Well, if there is anything I have learned in my time at The University of Chicago, it is that, on balance, markets are good, regulations are bad, and in some circumstances, it might be acceptable to sell babies. Thus, an administrative mandate that, for example, banned all raising of hands, would not be useful since it would prevent both value-added and deadweight comments from occurring. Luckily, we need not turn to the evils of God-less socialism just yet; there is a market-based solution to be had: gunner credits.

October 23, 2008

Moral Absolutism

In law school, moral relativism is often the name of the game. Considering and analyzing all sides of an issue is part and parcel of what lawyers do (insofar as they do anything at all), and in general, I see virtue in some of those teachings. I think we can all agree, however, that this theory does not always hold water. I present Exhibit A:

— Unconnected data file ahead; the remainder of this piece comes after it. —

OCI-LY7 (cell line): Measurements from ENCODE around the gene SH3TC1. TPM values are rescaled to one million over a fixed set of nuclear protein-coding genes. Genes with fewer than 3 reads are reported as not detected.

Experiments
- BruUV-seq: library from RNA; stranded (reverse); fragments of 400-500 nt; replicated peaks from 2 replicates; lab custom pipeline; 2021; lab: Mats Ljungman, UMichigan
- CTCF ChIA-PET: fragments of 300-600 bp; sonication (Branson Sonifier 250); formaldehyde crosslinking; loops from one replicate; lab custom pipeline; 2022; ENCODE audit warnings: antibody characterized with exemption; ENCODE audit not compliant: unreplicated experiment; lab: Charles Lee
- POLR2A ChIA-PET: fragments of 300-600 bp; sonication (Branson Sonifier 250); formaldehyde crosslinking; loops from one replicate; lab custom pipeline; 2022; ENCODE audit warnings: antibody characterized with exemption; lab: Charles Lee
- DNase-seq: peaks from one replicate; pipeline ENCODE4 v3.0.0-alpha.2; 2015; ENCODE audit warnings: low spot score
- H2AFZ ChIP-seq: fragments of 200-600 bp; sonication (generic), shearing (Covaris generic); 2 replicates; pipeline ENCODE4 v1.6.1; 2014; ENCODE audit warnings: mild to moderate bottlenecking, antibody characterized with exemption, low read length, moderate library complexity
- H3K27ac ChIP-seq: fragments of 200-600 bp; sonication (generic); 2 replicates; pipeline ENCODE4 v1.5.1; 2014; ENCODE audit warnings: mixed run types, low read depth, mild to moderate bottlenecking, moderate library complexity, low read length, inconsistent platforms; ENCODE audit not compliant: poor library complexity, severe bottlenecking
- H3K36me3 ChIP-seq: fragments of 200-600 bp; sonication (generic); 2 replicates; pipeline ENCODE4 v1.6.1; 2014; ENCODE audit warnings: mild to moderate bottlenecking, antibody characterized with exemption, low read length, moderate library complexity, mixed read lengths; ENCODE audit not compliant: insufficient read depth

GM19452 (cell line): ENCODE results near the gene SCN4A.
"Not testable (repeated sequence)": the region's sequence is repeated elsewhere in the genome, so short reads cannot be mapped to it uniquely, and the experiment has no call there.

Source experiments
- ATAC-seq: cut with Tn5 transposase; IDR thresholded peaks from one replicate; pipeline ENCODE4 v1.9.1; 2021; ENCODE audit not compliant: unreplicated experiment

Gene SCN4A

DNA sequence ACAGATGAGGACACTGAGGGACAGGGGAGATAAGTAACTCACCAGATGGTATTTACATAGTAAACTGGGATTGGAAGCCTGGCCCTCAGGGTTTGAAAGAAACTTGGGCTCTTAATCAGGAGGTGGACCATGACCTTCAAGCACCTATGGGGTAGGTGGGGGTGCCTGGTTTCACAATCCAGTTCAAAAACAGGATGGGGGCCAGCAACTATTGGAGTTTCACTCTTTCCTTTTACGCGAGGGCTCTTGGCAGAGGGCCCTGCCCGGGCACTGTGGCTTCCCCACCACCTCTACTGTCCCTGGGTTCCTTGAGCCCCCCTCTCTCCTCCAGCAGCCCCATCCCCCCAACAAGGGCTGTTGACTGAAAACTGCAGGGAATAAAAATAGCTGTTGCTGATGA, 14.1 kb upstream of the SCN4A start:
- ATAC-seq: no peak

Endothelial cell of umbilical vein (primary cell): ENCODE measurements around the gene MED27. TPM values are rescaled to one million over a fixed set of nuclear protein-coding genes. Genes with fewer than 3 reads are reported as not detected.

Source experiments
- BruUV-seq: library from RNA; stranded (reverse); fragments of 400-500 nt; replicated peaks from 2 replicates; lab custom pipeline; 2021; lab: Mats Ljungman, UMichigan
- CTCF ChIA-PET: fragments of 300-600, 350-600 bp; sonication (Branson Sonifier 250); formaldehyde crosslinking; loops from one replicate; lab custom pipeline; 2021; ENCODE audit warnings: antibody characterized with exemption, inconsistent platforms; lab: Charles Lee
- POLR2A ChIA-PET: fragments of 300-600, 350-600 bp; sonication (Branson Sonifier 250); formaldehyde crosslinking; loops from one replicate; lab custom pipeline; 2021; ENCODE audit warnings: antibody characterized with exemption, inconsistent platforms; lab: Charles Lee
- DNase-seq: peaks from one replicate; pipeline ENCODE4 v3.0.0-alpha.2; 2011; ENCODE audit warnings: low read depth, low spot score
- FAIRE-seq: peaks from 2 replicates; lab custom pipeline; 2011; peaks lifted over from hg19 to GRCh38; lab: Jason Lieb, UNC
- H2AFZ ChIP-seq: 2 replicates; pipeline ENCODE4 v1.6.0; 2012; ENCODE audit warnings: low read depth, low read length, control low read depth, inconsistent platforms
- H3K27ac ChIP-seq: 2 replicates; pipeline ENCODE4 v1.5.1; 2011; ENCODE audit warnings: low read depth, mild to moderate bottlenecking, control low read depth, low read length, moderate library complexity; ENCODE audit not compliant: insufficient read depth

November 04, 2008

On a Serious Note

For those who have grown weary of my incessant inanity (blah, blah, I hate myself, blah), there may be light at the end of the tunnel. Well, actually, not really, so long as you continue to subscribe to this blog, but for something more substantive (read: boring), check out my first contribution to The University of Chicago Law School Faculty Blog. I have been assigned to cover the Crime and Punishment Workshop, so you can expect biweekly posts on the Faculty Blog on this subject in addition to the usual pursuit of nothingness for which the Realm is well known.

May 20, 2010

Ruminations About Law and School (Part 1)

US Constitution